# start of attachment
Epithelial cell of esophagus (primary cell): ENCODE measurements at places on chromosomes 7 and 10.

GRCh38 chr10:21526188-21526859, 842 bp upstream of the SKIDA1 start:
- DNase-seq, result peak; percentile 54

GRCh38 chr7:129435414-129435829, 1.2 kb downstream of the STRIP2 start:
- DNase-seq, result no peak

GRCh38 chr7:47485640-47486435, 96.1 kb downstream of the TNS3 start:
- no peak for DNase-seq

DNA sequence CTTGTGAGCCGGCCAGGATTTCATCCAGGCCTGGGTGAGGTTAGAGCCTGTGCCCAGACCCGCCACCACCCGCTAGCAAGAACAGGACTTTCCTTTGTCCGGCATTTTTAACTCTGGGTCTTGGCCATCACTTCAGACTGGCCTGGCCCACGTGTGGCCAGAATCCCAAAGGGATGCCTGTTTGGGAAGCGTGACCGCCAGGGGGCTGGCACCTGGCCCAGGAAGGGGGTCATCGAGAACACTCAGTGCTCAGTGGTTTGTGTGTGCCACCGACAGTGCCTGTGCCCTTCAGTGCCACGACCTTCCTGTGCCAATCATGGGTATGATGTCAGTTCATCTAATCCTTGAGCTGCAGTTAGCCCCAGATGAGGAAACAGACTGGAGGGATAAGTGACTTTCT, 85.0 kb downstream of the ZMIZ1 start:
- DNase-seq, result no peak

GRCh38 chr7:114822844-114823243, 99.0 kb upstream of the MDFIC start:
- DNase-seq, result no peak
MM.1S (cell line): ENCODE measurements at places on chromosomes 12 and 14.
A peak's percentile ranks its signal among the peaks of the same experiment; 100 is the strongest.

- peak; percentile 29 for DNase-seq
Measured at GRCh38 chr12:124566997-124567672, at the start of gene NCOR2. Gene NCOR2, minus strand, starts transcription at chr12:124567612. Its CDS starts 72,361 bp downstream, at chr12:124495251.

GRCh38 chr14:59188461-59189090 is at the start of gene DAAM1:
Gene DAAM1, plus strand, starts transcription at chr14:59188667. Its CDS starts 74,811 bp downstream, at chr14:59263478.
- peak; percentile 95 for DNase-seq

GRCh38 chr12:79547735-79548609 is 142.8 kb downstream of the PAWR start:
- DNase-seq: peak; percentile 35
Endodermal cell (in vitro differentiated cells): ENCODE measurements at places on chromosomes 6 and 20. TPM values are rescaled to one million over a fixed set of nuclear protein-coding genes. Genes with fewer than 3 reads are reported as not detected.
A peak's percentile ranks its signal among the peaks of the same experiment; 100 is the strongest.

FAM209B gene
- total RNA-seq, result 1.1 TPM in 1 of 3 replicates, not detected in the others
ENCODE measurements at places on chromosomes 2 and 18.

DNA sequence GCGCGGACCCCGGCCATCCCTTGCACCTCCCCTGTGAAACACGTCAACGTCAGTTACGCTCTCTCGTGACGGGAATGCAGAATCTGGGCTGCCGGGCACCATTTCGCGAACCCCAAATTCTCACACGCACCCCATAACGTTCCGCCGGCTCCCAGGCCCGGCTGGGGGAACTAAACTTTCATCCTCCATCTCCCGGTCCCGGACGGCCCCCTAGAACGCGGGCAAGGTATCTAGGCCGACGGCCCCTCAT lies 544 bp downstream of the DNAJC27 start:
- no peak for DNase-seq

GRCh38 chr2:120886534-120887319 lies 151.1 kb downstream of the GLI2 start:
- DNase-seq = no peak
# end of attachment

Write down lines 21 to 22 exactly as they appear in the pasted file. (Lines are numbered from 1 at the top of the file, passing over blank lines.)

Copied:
Endodermal cell (in vitro differentiated cells): ENCODE measurements at places on chromosomes 6 and 20. TPM values are rescaled to one million over a fixed set of nuclear protein-coding genes. Genes with fewer than 3 reads are reported as not detected.
A peak's percentile ranks its signal among the peaks of the same experiment; 100 is the strongest.